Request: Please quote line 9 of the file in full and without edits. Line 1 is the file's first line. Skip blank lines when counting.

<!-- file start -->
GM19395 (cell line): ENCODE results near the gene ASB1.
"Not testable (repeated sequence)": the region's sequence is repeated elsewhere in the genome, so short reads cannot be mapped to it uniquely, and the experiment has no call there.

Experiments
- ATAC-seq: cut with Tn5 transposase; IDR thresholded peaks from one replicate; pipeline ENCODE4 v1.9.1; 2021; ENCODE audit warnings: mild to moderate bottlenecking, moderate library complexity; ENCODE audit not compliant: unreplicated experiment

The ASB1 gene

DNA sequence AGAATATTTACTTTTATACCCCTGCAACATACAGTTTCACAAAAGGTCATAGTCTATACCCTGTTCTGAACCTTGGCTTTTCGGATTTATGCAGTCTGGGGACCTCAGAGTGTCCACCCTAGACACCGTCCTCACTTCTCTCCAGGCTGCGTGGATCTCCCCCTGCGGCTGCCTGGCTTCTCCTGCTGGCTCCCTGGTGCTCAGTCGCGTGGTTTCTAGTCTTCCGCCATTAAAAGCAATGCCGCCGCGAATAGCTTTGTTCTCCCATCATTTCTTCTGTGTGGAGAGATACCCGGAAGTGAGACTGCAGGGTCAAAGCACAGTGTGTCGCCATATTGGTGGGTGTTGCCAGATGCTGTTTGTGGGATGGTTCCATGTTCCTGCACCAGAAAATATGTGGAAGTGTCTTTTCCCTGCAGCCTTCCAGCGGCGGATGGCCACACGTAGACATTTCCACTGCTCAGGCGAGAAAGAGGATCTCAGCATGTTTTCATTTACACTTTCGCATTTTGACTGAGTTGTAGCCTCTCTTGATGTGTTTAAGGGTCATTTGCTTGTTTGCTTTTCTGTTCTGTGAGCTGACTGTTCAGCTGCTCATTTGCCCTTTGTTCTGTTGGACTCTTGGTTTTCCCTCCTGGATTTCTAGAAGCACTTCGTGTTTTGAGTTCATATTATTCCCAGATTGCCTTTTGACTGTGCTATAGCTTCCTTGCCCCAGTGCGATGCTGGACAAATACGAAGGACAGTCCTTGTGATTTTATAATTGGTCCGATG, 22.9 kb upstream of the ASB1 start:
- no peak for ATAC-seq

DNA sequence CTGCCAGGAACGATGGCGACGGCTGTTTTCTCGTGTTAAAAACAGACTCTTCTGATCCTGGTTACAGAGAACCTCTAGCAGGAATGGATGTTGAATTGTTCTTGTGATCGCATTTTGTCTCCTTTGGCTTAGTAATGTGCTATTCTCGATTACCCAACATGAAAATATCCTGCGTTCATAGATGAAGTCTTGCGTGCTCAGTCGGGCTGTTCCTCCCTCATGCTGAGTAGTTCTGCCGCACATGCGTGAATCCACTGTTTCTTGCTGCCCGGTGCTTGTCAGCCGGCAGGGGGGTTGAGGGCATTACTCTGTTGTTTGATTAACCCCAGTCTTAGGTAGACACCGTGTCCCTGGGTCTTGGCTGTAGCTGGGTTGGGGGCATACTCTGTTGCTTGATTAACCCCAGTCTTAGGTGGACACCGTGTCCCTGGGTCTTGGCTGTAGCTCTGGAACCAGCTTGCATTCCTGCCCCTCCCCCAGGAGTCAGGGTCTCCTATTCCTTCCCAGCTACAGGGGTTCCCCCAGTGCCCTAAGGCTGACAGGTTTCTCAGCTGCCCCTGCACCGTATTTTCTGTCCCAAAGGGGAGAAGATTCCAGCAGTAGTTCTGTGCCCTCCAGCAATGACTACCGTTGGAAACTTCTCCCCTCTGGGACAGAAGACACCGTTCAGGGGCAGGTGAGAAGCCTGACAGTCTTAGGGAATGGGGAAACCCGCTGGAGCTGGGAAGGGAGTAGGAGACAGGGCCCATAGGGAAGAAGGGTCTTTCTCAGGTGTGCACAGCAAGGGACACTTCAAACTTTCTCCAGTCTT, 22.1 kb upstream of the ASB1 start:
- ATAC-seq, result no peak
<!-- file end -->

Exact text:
- ATAC-seq, result no peak